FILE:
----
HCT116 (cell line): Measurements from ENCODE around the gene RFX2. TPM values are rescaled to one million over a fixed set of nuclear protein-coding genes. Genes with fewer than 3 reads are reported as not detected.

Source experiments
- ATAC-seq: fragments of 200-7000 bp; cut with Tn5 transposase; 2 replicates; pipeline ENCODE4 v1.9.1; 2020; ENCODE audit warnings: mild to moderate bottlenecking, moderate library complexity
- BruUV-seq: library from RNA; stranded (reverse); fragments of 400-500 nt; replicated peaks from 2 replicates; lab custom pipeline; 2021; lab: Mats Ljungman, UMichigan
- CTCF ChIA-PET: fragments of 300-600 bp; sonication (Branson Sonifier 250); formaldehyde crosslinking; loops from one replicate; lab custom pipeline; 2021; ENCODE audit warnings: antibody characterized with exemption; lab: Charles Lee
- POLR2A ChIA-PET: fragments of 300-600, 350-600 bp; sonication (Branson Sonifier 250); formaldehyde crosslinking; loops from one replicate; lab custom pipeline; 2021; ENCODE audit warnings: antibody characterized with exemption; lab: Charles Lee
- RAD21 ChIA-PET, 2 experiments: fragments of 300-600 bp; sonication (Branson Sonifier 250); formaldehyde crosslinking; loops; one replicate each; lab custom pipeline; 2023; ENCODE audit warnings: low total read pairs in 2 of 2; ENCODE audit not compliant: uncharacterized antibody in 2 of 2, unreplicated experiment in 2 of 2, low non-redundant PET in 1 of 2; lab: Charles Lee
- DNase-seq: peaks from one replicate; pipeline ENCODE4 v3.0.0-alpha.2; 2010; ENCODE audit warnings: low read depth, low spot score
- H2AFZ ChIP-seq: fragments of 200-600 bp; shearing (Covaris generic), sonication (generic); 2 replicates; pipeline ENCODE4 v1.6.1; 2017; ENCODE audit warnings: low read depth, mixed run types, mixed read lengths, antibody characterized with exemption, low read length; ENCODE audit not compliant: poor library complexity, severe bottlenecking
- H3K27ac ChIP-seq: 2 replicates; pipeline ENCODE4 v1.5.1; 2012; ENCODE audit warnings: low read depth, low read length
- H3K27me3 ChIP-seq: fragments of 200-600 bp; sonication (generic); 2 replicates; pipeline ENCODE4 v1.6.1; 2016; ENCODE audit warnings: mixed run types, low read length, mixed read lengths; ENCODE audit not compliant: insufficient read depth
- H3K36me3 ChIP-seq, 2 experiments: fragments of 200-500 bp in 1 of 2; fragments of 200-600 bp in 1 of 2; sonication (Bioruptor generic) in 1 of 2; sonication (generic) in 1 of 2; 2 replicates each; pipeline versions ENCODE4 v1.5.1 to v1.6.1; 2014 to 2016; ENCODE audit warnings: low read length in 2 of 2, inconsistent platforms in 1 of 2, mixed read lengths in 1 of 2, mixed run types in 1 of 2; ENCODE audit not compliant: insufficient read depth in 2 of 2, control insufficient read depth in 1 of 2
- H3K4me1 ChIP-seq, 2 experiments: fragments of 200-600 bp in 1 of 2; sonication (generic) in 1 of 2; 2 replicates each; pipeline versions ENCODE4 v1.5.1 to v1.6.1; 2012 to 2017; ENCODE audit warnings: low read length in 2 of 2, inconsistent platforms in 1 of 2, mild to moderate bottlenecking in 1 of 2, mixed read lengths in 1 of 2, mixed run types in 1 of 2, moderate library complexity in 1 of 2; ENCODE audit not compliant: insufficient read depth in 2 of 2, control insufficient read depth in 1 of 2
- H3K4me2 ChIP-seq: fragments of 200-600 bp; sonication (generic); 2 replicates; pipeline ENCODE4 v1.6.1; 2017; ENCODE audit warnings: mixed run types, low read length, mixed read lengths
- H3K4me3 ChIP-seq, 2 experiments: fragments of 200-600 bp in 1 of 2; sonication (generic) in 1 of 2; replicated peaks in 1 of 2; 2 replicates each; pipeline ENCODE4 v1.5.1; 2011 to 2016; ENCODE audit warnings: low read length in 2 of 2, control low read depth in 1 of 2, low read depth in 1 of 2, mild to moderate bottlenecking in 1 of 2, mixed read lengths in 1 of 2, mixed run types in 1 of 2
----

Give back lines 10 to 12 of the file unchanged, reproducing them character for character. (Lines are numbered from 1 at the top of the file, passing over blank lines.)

- H3K27ac ChIP-seq: 2 replicates; pipeline ENCODE4 v1.5.1; 2012; ENCODE audit warnings: low read depth, low read length
- H3K27me3 ChIP-seq: fragments of 200-600 bp; sonication (generic); 2 replicates; pipeline ENCODE4 v1.6.1; 2016; ENCODE audit warnings: mixed run types, low read length, mixed read lengths; ENCODE audit not compliant: insufficient read depth
- H3K36me3 ChIP-seq, 2 experiments: fragments of 200-500 bp in 1 of 2; fragments of 200-600 bp in 1 of 2; sonication (Bioruptor generic) in 1 of 2; sonication (generic) in 1 of 2; 2 replicates each; pipeline versions ENCODE4 v1.5.1 to v1.6.1; 2014 to 2016; ENCODE audit warnings: low read length in 2 of 2, inconsistent platforms in 1 of 2, mixed read lengths in 1 of 2, mixed run types in 1 of 2; ENCODE audit not compliant: insufficient read depth in 2 of 2, control insufficient read depth in 1 of 2